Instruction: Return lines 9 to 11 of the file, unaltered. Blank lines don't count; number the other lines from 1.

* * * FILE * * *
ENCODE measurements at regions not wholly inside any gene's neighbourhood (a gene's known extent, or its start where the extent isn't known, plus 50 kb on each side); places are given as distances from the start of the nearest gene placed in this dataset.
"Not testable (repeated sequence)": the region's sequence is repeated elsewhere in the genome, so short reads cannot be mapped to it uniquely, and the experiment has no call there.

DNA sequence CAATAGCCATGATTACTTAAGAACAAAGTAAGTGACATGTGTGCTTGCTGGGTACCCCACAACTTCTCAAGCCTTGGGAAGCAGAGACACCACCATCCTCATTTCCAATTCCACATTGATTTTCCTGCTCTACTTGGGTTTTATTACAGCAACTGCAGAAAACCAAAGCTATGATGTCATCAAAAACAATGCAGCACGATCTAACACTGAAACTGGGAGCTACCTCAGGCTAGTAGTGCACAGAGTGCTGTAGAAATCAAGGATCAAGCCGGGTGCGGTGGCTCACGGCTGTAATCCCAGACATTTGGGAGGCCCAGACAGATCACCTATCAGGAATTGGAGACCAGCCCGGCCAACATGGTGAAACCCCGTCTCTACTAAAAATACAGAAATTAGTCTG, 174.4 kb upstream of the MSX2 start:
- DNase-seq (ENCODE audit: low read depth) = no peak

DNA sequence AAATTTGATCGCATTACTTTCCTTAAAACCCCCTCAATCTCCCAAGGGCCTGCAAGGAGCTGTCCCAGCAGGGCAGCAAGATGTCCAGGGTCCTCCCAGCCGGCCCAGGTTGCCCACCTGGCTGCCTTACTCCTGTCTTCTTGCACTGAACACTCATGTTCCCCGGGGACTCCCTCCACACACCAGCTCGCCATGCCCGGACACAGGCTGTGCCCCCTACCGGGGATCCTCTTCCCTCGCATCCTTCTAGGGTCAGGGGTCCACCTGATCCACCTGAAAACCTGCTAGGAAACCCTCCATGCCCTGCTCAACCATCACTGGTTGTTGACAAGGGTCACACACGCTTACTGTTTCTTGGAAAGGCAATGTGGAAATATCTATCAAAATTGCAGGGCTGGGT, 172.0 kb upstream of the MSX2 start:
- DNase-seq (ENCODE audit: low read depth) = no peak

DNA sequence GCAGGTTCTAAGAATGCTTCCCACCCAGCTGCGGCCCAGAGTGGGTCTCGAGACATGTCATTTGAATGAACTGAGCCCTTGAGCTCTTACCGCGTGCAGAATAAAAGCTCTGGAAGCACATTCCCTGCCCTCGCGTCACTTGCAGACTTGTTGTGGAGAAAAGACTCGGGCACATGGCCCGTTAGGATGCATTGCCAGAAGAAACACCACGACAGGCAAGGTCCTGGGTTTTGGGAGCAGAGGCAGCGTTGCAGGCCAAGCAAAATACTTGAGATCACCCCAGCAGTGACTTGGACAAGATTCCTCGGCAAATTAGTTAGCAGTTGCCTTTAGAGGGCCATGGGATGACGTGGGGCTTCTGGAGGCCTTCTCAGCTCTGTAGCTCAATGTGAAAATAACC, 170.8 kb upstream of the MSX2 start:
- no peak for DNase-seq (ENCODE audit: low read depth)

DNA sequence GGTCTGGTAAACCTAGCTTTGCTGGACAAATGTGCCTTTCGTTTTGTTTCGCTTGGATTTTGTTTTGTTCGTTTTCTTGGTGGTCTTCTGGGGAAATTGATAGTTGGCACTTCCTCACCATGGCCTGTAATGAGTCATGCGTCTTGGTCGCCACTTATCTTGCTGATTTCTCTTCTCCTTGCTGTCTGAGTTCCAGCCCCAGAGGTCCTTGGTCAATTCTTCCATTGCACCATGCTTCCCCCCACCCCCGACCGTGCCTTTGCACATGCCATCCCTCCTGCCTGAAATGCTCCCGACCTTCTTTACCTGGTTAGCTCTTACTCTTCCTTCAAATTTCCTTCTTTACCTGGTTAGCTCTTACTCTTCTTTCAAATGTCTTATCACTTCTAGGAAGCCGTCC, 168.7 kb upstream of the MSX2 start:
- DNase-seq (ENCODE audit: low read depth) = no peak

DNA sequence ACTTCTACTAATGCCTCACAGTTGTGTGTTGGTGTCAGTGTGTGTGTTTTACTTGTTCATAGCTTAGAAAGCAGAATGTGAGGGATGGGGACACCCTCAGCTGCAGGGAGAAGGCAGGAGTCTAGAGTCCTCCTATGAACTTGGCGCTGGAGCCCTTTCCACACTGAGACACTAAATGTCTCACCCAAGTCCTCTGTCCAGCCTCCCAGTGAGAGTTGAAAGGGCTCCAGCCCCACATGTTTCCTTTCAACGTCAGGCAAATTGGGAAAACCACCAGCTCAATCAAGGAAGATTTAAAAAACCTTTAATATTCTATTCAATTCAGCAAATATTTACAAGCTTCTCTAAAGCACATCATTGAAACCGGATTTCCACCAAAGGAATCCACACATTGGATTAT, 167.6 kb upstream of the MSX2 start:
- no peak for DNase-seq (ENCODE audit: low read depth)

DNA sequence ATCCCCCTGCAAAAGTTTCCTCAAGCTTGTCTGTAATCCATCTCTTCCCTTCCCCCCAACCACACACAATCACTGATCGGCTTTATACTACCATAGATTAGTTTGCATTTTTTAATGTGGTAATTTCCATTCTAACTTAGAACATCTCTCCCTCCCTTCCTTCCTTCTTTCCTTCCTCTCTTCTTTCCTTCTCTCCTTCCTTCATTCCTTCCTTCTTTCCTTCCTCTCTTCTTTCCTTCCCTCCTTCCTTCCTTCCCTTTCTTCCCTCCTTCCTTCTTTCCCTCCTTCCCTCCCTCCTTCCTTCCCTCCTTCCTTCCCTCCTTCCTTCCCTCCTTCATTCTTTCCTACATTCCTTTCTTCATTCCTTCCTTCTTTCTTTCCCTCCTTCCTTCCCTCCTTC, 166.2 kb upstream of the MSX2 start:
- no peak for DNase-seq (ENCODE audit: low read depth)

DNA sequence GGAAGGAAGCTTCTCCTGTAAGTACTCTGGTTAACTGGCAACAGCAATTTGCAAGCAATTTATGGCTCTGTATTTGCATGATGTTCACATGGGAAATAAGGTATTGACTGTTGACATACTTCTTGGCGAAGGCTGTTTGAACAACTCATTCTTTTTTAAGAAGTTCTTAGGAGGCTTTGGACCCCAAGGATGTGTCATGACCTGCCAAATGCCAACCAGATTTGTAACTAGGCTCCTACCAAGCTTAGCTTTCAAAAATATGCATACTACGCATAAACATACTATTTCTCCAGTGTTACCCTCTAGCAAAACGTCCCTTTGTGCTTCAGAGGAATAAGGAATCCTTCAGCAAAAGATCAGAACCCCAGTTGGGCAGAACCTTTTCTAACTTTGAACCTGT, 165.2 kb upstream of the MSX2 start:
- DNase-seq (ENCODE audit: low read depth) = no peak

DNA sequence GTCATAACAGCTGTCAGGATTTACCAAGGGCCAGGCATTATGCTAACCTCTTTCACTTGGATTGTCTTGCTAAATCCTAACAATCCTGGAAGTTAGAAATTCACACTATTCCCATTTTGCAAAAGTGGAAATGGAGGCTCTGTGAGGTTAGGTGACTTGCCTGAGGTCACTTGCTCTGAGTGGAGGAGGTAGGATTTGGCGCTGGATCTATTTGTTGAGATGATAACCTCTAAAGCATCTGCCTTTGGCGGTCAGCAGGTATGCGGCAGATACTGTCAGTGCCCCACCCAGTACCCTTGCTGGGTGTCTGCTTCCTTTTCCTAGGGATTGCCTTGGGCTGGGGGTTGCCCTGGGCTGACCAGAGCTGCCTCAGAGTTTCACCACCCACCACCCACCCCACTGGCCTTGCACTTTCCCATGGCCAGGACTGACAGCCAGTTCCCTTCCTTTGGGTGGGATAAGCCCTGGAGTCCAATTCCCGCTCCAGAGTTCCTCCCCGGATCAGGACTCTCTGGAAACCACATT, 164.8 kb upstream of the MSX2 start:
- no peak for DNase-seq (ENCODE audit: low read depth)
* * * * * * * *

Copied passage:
DNA sequence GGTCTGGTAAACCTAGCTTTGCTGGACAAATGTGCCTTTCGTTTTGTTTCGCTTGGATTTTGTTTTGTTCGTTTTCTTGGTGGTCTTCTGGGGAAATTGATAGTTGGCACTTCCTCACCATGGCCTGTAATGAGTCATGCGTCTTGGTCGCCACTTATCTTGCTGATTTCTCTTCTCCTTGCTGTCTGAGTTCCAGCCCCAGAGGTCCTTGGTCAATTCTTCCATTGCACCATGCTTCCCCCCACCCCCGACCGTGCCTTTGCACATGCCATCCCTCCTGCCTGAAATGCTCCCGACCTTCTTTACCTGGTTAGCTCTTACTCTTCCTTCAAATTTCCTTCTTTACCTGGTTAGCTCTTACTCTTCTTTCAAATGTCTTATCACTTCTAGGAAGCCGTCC, 168.7 kb upstream of the MSX2 start:
- DNase-seq (ENCODE audit: low read depth) = no peak

DNA sequence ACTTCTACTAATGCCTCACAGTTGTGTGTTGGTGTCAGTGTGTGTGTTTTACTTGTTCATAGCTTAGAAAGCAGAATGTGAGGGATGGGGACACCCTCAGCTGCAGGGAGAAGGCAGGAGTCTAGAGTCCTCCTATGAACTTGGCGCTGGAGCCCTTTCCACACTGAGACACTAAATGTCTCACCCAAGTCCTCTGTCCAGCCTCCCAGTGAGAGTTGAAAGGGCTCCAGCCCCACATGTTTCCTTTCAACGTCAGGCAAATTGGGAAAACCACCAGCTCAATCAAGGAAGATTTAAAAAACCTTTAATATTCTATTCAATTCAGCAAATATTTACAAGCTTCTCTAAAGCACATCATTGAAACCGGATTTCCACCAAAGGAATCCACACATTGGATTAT, 167.6 kb upstream of the MSX2 start: